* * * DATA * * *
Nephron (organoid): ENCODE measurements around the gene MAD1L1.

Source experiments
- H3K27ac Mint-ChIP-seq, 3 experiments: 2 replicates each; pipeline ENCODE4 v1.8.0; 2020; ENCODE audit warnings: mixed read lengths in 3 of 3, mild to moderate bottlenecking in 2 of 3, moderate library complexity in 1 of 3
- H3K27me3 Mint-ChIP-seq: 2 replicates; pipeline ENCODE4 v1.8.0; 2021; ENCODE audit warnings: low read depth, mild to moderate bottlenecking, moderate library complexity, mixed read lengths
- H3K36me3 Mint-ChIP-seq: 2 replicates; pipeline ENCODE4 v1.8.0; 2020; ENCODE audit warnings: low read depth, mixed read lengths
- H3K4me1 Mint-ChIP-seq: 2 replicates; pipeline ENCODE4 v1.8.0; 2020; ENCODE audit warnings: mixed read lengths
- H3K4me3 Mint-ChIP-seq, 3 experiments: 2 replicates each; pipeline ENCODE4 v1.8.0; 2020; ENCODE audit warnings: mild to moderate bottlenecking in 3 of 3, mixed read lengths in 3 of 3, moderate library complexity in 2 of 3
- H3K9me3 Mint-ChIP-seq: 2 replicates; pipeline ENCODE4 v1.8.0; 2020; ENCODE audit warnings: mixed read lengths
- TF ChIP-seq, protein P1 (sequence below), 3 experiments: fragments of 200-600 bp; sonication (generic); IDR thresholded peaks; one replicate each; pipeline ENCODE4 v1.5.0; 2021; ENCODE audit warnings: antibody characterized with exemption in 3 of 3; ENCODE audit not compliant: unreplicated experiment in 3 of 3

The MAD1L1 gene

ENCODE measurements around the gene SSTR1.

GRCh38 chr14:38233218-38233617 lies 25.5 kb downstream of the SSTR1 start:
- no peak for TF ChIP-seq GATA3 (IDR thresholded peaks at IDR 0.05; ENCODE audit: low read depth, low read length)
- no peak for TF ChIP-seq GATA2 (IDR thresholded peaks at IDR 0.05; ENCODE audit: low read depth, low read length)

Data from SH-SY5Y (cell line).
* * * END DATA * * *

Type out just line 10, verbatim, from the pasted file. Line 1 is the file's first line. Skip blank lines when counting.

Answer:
The MAD1L1 gene